With President Barack Obama's occasional bouts of populist rhetoric, it's easy to forget that the president was elected in 2008 with strong support from many of the wealthy.
Obama won 52 percent of the votes among those making $200,000 or more a year – 17 points more than John Kerry got from that group in 2004.
In the last election, Obama also raised more money than his Republican opponent, John McCain, in eight of the nation's 10 richest zip codes (including millions from Wall Street and the corporate sector) and he won eight out of ten of the richest counties.
This time around may be different.
Merely affluent investors are also leaning toward Romney. Fully 56 percent of investors with $500,000 to $999,000 in investible assets plan to vote for Romney. Voters with investible assets of $100,000 to $499,000 are roughly split 50-50.
Affluent women are more likely to vote for Obama (54 percent), while affluent men are more aligned with Romney (60 percent), according to the poll.
The fact that many of the wealthy plan to vote for Romney won’t likely come as a surprise, especially to those on the left. Obama has painted himself as the man of the people and Romney as the man of the millionaire people.
Taxes are seen as the great dividing line: Obama wants to raise them for the rich, Romney wants to keep them low for job creators. Many on the left will no doubt see the poll as proof that Romney is out to protect and coddle the wealthy.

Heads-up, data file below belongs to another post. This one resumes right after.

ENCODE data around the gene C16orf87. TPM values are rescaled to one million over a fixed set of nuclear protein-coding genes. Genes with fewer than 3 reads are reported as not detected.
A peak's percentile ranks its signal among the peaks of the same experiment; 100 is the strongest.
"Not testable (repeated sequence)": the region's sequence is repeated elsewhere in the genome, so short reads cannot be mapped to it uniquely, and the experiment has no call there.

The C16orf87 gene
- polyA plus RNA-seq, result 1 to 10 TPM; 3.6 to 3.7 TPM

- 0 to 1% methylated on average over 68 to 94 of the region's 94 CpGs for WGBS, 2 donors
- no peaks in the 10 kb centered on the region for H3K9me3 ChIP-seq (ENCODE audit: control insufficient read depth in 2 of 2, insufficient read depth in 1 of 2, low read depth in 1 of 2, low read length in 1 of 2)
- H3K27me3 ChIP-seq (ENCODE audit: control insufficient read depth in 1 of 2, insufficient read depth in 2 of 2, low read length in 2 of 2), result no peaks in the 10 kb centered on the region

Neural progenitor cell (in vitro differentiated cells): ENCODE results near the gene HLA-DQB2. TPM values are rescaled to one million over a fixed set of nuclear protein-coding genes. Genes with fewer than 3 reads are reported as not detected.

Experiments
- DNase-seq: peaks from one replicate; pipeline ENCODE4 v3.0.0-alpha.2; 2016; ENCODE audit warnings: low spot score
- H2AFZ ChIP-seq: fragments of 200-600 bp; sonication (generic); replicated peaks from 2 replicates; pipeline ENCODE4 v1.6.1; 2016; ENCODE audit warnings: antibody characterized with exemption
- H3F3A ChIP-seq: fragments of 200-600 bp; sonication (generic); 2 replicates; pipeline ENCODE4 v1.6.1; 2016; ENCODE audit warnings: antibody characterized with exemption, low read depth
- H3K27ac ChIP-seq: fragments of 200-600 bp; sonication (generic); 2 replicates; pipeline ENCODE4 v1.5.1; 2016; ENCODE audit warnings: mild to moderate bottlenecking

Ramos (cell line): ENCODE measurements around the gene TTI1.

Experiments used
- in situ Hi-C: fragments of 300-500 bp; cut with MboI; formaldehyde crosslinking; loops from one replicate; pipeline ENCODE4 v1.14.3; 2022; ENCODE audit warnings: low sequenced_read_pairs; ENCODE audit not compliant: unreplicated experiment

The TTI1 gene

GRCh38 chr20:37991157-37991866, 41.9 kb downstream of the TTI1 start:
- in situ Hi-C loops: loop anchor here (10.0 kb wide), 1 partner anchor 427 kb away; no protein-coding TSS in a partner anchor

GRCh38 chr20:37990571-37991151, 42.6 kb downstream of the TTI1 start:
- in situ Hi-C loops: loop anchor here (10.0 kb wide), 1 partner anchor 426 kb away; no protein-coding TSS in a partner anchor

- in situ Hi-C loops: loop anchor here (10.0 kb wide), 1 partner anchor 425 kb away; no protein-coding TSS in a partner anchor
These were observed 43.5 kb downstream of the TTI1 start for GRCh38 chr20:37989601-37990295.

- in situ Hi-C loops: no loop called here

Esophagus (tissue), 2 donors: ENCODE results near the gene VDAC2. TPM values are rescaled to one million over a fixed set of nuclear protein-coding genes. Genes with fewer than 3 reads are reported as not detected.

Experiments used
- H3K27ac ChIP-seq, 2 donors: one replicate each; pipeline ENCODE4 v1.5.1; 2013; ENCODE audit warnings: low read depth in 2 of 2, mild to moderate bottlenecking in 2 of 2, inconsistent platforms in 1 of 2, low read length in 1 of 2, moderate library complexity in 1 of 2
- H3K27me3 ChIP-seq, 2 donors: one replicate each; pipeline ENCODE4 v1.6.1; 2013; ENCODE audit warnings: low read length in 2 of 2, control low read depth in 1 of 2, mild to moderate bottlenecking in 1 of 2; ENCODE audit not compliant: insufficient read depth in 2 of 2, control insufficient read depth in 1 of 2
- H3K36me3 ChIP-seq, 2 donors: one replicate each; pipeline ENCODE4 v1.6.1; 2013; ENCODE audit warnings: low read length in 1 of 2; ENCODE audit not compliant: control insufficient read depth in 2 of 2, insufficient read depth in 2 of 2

But here’s the surprise. Taxes aren’t the top priority for affluent voters. They don’t even rank in the top five priorities.
When asked what issues are most important to them in the coming election, people with $100,000 or more in investible assets said the economy ranked first. Second was national debt. Third was national security, followed by health care, unemployment and social issues.
Taxes ranked dead last.
"The take-away here is that for wealthy voters it's all about the economy and jobs," said George Walper, president of Spectrem. "The media would sometimes like to think that this is about social issues or taxes. But these are ancillary issues. No one likes to pay more taxes. But most of the wealthy we talk to know their taxes may go up a little and they're resigned to that. The other things are more important."
-By CNBC's Robert Frank
Follow Robert Frank on Twitter: @robtfrank